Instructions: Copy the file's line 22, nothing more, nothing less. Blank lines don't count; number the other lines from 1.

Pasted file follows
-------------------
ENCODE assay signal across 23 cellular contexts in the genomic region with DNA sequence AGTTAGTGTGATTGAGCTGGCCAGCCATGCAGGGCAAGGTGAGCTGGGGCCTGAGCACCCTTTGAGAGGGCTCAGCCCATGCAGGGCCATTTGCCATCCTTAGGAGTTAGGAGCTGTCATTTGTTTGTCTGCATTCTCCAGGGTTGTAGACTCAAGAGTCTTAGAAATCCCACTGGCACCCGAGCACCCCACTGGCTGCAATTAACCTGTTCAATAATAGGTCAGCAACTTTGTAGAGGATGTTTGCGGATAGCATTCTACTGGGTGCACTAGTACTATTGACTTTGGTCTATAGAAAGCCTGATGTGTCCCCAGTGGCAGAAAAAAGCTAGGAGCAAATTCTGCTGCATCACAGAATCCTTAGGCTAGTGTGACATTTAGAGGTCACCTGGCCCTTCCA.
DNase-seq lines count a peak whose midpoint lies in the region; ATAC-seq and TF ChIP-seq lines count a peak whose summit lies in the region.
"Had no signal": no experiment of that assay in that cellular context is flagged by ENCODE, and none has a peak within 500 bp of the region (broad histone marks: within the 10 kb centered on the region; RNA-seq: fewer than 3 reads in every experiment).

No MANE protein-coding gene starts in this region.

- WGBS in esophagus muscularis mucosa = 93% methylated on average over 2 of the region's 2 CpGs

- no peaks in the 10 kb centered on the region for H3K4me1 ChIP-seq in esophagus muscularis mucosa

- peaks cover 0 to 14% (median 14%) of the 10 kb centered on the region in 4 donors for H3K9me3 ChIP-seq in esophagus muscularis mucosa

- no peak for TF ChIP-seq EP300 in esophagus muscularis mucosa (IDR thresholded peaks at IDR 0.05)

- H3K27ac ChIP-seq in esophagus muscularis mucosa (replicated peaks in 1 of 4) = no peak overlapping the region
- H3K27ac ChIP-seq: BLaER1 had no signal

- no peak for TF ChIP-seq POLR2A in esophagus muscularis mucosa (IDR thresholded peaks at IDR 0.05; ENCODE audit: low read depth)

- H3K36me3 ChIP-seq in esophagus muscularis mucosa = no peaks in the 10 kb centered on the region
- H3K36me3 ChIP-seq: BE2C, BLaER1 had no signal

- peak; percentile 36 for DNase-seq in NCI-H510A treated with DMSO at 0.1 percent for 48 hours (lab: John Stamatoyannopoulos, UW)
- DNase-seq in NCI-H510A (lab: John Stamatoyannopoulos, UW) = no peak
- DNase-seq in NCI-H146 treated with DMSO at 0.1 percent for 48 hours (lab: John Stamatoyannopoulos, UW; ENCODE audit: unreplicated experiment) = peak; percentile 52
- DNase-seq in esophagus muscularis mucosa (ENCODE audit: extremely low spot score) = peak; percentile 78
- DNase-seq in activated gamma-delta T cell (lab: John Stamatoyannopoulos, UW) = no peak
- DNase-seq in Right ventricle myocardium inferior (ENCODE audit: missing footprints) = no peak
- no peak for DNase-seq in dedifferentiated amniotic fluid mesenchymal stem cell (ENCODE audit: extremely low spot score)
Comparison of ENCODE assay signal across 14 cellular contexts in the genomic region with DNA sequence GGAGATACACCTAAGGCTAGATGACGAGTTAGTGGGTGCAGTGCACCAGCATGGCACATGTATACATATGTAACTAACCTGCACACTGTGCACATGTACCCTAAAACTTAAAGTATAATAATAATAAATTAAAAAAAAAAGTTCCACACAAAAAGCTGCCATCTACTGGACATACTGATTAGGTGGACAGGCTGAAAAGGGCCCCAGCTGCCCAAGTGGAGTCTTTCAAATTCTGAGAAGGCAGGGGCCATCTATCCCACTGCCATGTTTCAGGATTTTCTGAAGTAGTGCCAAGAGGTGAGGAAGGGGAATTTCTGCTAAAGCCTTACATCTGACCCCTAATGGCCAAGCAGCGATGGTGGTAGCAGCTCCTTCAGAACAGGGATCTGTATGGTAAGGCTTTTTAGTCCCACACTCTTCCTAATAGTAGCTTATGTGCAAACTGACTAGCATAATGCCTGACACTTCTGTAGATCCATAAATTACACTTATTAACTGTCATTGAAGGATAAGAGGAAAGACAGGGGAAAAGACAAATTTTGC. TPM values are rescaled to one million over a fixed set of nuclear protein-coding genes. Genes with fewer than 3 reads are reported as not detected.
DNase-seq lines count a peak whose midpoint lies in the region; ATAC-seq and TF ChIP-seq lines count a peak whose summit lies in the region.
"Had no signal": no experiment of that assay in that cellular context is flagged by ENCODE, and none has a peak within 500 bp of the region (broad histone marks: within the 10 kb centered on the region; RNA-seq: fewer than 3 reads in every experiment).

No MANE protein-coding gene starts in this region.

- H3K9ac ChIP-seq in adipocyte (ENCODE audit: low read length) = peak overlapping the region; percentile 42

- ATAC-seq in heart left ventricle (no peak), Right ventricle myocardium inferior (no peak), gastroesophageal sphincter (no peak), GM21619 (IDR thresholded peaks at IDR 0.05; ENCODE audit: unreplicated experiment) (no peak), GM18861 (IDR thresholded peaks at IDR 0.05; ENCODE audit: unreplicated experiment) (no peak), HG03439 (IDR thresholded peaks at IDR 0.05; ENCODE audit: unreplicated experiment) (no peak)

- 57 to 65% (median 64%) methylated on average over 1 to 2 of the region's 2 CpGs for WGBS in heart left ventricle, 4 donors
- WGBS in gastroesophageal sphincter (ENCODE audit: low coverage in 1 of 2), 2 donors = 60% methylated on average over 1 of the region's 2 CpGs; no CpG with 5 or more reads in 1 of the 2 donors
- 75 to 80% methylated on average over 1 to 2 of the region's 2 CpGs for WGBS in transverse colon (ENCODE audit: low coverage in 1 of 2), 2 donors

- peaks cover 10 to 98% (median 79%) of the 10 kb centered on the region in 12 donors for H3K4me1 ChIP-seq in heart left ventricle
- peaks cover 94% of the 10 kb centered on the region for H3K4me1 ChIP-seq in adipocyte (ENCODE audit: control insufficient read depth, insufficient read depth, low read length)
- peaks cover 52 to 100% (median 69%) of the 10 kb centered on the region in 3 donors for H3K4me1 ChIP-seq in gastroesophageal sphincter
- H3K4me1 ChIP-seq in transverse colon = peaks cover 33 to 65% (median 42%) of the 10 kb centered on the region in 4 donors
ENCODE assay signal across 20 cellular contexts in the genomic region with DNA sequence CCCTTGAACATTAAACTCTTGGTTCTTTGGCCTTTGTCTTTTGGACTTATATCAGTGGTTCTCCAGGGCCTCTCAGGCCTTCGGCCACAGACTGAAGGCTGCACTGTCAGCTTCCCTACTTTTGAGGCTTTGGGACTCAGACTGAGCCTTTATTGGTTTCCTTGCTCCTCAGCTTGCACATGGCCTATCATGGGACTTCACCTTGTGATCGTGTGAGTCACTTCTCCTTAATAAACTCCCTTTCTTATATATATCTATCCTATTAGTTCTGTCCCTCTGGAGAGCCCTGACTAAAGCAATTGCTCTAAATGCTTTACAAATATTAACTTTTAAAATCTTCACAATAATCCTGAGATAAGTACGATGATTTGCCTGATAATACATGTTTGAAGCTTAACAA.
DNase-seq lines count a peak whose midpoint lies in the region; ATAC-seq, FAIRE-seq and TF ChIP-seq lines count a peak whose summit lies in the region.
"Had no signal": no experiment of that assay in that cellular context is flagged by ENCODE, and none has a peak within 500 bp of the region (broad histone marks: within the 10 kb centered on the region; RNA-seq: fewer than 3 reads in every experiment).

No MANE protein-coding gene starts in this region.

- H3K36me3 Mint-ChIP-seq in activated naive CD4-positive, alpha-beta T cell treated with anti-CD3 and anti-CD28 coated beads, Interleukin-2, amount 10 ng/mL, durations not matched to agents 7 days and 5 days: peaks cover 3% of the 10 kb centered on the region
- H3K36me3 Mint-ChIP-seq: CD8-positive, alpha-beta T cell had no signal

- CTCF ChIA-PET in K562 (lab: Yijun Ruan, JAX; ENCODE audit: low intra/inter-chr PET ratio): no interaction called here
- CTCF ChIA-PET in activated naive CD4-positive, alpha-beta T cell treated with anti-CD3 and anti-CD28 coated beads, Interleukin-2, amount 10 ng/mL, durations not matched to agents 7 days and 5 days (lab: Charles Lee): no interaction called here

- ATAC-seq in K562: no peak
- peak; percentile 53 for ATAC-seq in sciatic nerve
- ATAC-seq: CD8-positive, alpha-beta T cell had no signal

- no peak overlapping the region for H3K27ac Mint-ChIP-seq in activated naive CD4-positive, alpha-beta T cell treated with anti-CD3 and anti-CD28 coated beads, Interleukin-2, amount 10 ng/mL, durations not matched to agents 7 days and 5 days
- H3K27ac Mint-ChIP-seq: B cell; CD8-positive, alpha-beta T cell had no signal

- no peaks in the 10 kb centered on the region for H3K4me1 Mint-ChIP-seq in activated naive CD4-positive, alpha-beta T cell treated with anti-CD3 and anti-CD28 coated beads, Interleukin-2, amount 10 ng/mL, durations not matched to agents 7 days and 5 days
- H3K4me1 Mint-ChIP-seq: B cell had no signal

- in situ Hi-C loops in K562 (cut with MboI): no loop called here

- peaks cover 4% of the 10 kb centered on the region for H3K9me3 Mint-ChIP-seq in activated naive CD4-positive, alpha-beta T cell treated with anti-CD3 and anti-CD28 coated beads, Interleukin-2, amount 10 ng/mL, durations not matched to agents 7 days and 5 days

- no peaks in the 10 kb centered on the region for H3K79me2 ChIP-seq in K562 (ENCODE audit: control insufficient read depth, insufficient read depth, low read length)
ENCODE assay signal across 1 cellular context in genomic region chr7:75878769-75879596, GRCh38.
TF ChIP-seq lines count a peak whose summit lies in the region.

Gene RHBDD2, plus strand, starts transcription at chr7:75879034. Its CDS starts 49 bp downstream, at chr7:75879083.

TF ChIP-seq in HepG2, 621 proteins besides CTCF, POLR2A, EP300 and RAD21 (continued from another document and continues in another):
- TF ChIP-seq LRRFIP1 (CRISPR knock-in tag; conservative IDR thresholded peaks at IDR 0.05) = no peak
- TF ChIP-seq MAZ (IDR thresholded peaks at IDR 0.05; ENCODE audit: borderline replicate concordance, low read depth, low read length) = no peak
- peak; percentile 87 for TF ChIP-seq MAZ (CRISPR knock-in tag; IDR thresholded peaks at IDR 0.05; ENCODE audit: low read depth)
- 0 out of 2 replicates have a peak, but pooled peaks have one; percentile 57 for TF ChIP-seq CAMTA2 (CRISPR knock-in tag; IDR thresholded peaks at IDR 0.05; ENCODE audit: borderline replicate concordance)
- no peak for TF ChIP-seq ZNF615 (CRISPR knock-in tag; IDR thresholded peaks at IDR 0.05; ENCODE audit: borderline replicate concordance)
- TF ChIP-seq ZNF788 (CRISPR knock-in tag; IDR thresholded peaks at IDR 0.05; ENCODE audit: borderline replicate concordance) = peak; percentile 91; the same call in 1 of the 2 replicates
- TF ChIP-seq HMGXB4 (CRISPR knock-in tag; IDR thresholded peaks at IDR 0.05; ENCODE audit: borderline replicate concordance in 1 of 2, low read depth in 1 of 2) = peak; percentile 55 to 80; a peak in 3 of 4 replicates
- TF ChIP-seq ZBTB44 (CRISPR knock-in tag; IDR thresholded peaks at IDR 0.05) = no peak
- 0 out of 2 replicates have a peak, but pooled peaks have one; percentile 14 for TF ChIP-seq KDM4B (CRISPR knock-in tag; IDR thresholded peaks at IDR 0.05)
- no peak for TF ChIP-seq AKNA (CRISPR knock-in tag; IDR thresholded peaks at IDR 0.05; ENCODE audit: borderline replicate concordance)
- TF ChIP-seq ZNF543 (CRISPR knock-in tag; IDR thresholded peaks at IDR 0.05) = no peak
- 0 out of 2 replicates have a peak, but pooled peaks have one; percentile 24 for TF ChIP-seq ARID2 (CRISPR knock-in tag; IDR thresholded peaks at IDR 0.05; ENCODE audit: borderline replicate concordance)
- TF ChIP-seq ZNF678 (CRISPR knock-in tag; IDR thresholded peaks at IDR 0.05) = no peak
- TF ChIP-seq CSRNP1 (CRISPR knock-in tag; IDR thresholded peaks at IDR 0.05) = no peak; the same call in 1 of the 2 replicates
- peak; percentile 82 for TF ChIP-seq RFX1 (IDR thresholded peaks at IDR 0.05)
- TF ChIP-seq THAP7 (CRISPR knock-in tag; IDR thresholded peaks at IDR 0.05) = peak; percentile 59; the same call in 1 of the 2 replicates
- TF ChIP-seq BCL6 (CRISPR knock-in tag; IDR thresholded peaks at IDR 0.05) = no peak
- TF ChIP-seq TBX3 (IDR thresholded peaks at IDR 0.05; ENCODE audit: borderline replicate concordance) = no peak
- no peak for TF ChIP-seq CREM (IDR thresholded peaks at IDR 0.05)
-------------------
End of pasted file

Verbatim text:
DNase-seq lines count a peak whose midpoint lies in the region; ATAC-seq and TF ChIP-seq lines count a peak whose summit lies in the region.